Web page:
Risk Management and the Baby-Formula Shortage

Empty shelves in the baby formula aisle of a store in Albany, California, May 17.


Photo:

David Paul Morris / Bloomberg News

The formula shortage brought me back to a shining incident during a fire safety training session I attended decades ago. The trainer showed us how to save someone engulfed in flames. One of the participants protested the use of fire extinguishers on humans: “Aren’t those chemicals dangerous?”

“You’re on fire,” the instructor replied.

Today, while an important source of infant nutrition is in short supply due to a “voluntary” recall, regulators will not allow the import of infant formula from Europe until the FDA Food and Drugs deemed safe. As the fire instructor may have said, “Your child is going hungry.”

We should never have to choose between product availability and safety. If there are alternative FDA-approved suppliers, such as European manufacturers, as part of a supply chain risk management strategy, companies will be able to ship formula immediately. Instantly, ramp up supplies faster and with all the necessary safety permits. Risk management strategies like these contribute to a resilient, responsive supply chain that can better withstand supply shocks.

More broadly, any risk management plan begins with a risk assessment. Critical ingredients and supplies, such as infant formula, need to be identified. Then locate alternative suppliers and materials. There is a need to plan ahead for emergencies so that changes can be made promptly when necessary. I learned this when I was the manager of the composting facility on a mushroom farm. There are irreplaceable raw materials used in the production of compost. One is our source of carbohydrates — the cob. The drought caused shortages and prices rose from $35 a ton to nearly $200. Our expenses exploded and I swear that will never happen again. I searched for alternative carbohydrate sources and we developed a list of approved alternative ingredients. For the next 30 years, we kept costs under control and never stopped working because of shortages.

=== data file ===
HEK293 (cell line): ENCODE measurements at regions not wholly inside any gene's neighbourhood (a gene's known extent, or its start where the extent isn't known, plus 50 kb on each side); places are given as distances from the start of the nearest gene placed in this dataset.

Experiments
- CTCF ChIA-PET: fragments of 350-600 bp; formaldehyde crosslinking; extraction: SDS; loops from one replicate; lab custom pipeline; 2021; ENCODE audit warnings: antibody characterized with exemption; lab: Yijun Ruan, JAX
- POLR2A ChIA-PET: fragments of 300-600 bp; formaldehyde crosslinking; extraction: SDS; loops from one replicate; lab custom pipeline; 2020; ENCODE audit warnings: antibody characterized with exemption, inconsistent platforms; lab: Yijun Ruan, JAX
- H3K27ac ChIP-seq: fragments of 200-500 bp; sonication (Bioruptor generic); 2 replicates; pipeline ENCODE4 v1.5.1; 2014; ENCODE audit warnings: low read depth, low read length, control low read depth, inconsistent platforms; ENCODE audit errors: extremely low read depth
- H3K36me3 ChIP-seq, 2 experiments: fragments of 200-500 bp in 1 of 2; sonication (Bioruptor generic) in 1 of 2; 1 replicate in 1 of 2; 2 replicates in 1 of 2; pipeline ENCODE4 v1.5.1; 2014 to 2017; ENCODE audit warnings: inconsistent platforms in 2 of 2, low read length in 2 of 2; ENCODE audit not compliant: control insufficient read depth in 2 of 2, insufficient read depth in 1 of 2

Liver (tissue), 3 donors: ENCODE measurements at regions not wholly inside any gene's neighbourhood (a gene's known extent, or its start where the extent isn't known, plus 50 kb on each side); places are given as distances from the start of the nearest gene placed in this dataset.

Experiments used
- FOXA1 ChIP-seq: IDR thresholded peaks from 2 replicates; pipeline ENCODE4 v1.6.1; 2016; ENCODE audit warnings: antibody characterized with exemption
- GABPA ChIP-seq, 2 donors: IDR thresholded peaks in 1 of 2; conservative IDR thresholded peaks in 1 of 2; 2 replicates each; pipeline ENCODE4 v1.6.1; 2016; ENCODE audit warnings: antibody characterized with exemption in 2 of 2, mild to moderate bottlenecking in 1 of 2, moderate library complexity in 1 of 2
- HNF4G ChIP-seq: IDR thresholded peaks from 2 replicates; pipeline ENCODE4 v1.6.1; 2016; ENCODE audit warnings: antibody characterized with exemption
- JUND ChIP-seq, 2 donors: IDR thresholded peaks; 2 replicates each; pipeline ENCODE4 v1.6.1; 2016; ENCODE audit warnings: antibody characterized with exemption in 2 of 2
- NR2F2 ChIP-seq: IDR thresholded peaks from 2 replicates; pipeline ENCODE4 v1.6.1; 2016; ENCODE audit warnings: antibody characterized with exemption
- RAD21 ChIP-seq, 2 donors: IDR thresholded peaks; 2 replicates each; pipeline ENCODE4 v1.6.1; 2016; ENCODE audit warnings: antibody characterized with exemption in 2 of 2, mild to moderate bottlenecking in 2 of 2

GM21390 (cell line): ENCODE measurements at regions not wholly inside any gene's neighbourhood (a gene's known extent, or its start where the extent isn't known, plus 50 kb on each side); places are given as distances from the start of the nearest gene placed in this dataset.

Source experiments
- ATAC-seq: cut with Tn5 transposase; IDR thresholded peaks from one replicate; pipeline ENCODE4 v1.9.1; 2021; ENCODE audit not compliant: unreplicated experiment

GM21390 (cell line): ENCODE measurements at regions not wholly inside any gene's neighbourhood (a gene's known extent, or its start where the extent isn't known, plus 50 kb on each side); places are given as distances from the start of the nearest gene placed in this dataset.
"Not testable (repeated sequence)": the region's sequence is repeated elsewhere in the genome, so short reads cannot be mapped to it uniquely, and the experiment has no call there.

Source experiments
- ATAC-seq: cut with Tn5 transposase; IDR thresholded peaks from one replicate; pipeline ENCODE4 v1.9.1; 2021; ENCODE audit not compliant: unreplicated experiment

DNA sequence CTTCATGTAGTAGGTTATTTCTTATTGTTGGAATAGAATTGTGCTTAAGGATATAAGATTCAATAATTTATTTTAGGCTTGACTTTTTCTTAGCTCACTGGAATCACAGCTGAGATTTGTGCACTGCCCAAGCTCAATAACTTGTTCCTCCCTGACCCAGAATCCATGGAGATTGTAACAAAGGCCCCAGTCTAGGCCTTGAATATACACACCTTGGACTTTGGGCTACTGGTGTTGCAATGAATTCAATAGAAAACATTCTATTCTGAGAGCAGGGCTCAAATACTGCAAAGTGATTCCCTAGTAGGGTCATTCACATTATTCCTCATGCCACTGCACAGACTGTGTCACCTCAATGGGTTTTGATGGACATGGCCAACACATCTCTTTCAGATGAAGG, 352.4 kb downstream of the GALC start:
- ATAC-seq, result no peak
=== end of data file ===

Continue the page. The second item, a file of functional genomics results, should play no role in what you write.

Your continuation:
Risk management also works in services. As an instructor, I use risk assessment to reduce class disruption. As a precaution against challenges such as weather events, as Plan BI has added a Zoom link to the my course management page and for Plan CI, recorded lectures have been added. I couldn’t have predicted the pandemic, but when it started, when my students and I couldn’t get back to school, teaching continued seamlessly.

Disruption of products that require regulatory approval is more challenging than other logistical issues because government signatories add one more step — and more time — into the process. . Therefore, it is important for regulators to partner with manufacturers in assessing the risk of disclosing critical ingredients, foods, and drugs that require regulatory approval. Then, pre-approval of alternative goods, labels and suppliers should be facilitated before they are needed, so that suppliers can respond quickly to shortages. This will help alleviate future shortages such as we are experiencing with infant formula.

No one can anticipate every disaster, but managing risk will help minimize vulnerabilities in the supply chain. Every organization should implement it.

Mr. Coles is a practicing professor of supply chain management at Lehigh University.

Review & Outlook: ‘I take inflation very seriously and it’s my top domestic priority,’ Joe Biden said. Maybe he should follow the advice given to George Costanza in TV’s ‘Seinfeld’. Image: NBCUniversal / Getty Images Synthesis: Mark Kelly

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Alley Einstein

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